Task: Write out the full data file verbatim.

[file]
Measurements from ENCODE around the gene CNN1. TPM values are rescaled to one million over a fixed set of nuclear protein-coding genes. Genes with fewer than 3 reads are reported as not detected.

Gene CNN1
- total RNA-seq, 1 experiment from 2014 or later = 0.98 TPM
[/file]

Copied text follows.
Measurements from ENCODE around the gene CNN1. TPM values are rescaled to one million over a fixed set of nuclear protein-coding genes. Genes with fewer than 3 reads are reported as not detected.

Gene CNN1
- total RNA-seq, 1 experiment from 2014 or later = 0.98 TPM